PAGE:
The Camping Kit: What to Pack For Camping
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Let me start by saying that what to pack for camping depends on a few things. Are you camping or glamping? Are you in an RV or tent? Are you boondocking or at a campsite? Is your campsite in a state or national park or a private campground? Do you have kids or pets with you? Will you be hiking, biking, or kayaking? Maybe you are going backpacking this time? Going birding or after those nature photographs? Your reason and method of hitting the great outdoors can all change up your list a bit.
Regardless, when you are heading out for a camping trip you’ll need more than just your food, water, and tent. You also need to pack the proper tools for emergencies. Follow this survival tool checklist when you are packing your gear and you’ll be ready for all that nature has to offer.
General, All-Purpose Tools
You’ll want to bring a variety of general, all-purpose tools. These tools can help you deal with a wide array of emergencies. The most helpful of these will probably be a multi-purpose knife tool. The kind that includes a knife blade, can opener, screwdrivers, and scissors will be your best bet. Beyond the basic pocketknife, you will want some additional cutting tools. If you only want a pocket folding knife we like this one: Camping Knife.
Scissors, if not included in your multi-tool, and razor blades will work. Other all-purpose tools to include are a camp axe, a small shovel, and a hammer. Duct tape and electrical tape can be used to patch up your tent or cover a blistered heel. Tools for tying and binding such as a 50-foot length of rope, twine, or cord, should be packed as well.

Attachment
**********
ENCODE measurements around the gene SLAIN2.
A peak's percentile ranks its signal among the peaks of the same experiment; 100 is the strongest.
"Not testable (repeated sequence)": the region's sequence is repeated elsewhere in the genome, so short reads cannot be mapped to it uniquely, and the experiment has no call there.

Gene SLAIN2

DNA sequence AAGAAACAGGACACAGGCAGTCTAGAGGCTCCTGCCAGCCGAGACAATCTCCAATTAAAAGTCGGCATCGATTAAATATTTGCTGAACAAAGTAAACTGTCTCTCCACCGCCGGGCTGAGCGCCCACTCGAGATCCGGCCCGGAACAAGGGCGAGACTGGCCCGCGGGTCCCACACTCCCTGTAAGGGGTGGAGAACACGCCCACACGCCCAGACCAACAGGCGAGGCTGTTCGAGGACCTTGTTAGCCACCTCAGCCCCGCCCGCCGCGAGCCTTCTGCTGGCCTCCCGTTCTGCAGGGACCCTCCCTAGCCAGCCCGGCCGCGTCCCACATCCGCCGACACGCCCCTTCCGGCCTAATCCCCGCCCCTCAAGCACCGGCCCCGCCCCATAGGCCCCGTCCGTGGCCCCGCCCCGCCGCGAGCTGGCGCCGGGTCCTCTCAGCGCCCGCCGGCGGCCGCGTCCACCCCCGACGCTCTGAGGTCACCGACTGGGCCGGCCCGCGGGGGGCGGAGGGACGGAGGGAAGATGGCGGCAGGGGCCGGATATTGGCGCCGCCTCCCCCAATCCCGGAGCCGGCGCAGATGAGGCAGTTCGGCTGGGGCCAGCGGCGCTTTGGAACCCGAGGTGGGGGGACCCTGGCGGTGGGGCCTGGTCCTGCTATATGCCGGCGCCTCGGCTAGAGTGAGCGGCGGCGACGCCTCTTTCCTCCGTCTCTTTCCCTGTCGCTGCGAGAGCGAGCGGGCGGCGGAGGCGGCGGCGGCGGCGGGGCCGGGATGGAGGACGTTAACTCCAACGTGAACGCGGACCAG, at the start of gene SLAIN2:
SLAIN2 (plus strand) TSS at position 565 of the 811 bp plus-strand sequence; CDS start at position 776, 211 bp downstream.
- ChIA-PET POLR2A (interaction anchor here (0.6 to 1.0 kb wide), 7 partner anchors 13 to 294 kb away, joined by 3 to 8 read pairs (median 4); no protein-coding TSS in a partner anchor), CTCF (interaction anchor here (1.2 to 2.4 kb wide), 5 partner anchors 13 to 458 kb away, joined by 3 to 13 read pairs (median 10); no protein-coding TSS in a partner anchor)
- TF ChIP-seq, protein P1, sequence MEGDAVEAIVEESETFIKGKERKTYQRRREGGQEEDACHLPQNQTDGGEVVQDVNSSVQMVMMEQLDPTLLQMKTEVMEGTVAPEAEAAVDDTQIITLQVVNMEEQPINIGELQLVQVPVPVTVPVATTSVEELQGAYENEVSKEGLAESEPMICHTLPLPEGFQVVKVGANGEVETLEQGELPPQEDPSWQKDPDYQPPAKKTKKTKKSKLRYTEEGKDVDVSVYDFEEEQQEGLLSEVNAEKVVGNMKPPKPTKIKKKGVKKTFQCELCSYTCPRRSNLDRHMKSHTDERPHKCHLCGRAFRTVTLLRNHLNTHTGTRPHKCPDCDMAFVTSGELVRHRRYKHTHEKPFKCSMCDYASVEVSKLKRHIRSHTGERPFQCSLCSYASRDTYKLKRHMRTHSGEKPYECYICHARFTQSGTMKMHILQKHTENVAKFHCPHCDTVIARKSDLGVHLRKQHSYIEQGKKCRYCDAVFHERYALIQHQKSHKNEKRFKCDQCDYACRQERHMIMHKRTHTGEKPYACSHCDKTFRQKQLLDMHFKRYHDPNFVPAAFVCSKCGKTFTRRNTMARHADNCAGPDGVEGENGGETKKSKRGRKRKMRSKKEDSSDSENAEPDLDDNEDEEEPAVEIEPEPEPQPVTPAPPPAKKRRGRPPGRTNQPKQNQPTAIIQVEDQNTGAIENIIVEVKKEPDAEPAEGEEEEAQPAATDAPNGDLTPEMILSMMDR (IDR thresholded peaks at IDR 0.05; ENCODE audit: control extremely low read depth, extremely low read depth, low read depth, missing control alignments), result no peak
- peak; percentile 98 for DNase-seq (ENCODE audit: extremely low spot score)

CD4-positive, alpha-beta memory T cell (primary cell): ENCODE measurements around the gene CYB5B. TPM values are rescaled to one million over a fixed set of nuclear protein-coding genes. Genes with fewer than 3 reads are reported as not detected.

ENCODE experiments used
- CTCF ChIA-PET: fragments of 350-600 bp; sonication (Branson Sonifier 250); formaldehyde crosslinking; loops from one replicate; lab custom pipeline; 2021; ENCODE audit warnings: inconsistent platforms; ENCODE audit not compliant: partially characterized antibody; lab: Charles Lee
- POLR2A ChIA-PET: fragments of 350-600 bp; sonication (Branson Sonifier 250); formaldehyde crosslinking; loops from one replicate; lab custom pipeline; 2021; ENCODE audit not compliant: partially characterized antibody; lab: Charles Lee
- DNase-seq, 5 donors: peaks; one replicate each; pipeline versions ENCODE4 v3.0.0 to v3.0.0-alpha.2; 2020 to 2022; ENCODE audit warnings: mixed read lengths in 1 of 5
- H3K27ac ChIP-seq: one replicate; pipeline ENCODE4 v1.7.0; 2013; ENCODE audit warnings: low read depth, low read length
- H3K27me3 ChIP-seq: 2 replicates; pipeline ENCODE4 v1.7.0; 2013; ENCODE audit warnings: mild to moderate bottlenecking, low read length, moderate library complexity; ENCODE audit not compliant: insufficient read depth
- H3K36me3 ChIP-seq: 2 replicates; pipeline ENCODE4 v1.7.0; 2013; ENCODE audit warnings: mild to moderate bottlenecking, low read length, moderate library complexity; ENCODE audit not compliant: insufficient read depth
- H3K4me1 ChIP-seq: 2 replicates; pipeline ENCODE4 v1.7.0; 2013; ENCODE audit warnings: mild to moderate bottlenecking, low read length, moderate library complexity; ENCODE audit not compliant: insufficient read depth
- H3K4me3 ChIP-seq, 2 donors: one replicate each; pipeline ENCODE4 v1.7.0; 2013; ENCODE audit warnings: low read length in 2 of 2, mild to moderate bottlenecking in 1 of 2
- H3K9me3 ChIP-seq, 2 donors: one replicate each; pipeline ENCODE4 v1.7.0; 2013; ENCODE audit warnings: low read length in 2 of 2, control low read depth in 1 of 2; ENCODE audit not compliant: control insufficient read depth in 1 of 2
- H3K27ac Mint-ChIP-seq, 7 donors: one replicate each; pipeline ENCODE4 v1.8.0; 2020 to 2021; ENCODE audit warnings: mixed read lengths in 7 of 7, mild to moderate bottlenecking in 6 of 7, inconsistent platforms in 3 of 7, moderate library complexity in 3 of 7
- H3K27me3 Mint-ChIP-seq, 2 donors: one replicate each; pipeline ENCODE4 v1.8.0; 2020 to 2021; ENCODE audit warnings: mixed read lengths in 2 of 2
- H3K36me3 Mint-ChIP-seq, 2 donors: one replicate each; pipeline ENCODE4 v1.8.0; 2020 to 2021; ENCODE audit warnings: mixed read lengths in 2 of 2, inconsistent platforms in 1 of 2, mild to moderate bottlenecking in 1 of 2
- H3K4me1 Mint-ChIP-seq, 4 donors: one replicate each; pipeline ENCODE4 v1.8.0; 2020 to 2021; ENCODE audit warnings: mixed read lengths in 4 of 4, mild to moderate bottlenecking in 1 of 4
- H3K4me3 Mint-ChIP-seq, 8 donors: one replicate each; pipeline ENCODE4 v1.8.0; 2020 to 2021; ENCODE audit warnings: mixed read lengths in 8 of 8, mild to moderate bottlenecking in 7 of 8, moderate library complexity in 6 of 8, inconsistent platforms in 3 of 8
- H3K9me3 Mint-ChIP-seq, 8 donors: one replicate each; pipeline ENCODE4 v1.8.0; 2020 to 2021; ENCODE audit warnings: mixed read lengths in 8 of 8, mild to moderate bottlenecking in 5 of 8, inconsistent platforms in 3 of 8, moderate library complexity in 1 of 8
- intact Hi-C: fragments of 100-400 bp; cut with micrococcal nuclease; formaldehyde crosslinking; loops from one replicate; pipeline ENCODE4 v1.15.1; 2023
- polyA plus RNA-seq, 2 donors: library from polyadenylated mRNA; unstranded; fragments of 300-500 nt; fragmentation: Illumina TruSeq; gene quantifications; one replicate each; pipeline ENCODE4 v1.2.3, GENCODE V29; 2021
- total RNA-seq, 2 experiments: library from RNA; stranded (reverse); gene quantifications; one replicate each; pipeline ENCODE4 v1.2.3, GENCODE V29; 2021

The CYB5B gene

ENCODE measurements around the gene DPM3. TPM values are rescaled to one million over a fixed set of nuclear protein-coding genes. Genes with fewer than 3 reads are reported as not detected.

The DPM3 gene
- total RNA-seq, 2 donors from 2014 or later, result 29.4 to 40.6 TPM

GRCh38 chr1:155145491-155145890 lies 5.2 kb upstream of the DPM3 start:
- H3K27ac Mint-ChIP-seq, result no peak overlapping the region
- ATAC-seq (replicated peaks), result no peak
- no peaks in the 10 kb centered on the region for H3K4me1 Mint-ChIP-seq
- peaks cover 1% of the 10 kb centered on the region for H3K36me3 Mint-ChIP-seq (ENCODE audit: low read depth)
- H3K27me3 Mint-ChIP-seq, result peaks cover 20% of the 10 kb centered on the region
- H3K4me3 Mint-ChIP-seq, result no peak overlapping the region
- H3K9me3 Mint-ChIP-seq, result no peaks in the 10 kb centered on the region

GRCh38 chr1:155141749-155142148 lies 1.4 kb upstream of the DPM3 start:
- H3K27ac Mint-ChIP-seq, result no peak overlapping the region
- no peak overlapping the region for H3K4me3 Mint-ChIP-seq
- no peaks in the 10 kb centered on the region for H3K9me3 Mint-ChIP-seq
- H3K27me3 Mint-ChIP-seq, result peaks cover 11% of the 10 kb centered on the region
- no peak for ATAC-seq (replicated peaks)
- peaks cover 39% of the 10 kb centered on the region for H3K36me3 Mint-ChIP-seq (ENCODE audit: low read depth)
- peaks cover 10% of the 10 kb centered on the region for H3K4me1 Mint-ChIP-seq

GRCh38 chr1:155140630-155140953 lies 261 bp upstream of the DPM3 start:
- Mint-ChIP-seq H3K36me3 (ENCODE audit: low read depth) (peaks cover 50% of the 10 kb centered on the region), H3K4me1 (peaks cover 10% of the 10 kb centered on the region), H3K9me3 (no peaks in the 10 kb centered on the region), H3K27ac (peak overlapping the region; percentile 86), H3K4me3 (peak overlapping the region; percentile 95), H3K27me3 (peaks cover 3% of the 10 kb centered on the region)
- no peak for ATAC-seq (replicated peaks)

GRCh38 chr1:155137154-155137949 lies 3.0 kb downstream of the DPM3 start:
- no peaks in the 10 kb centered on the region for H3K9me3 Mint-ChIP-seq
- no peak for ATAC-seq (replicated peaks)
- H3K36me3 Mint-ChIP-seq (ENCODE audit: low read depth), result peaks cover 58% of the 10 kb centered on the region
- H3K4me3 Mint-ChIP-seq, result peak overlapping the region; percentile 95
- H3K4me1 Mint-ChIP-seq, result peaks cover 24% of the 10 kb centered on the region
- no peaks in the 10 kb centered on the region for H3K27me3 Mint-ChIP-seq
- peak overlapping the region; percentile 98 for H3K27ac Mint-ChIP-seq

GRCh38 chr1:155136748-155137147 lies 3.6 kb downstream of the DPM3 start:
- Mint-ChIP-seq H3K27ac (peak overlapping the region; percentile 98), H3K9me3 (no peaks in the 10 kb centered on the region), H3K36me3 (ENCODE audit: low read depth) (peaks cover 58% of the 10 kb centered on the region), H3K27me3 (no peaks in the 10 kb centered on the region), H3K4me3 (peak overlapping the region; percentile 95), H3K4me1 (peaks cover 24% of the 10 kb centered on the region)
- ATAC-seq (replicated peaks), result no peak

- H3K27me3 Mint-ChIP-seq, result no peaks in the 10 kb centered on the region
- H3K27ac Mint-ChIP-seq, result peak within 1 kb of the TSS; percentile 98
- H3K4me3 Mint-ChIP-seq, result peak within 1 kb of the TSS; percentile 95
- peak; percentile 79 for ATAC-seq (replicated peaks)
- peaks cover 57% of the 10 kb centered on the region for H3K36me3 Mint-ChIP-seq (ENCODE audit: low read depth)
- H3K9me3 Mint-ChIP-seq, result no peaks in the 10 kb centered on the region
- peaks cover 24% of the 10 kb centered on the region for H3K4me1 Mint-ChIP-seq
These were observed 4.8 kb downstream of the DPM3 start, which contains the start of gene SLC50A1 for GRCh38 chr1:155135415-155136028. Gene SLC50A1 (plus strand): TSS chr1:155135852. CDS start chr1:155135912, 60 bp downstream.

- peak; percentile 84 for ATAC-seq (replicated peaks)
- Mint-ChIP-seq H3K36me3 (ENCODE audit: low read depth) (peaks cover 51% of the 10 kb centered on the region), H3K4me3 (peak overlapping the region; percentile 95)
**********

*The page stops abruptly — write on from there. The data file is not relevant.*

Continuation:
Small tools such as tweezers are helpful for removing ticks, splinters, and bee stingers. Tweezers are generally included as part of your first-aid kit, so check to make sure you aren’t bringing duplicate supplies. Safety pins, nail clippers, a sewing kit, and paper and pencil will also come in handy in many situations.
In an emergency light is a necessity. Flashlights are the easiest light sources to pack and bring with you. Bring a few small and large flashlights and their batteries. Compact headlamps are a good light source during emergencies as they leave your hands free. Bring extra bulbs and batteries for your headlamps, as well.
Lanterns, gas or battery-operated, are good sources of light. A variety of glow sticks are available on the market. These, along with waterproof matches and candles, can provide light sources for you if all else fails. I get my glowsticks and matches at my local Dollar Tree.
It is important to look at more than one light source when looking at what to pack for camping.
You will need supplies to enable you to signal for help if necessary. Bring along several road or signal flares, a small mirror, and whistles. Make sure everyone has a whistle when hiking so that you can signal to each other if you get separated.
High-tech communication tools are helpful, too but often unreliable when in National Parks or boondocking. Pack your cellular phone, batteries and car adapter, two-way radios, and radio that uses batteries.
Pack tools that will help you find your way if you get lost. If you have access to a GPS, global positioning system, you can pack that. A compass, map, and binoculars will help you find your way in or out of any location.
You must have the tools necessary to build and put out a fire. Bring with you lighters, waterproof matches, fire starters, and a fire extinguisher. If you are camping or hiking in cold weather have some hand warmers, also called chemical heat packs, in your gear.
Personal Health And Safety Tools
For your health and safety always bring along a basic first aid kit. A basic first-aid kit should include the following items, along with a first-aid instruction booklet. Medicines: any prescription medicine you and fellow campers are on, bug bite lotion, antihistamines, and pain medication.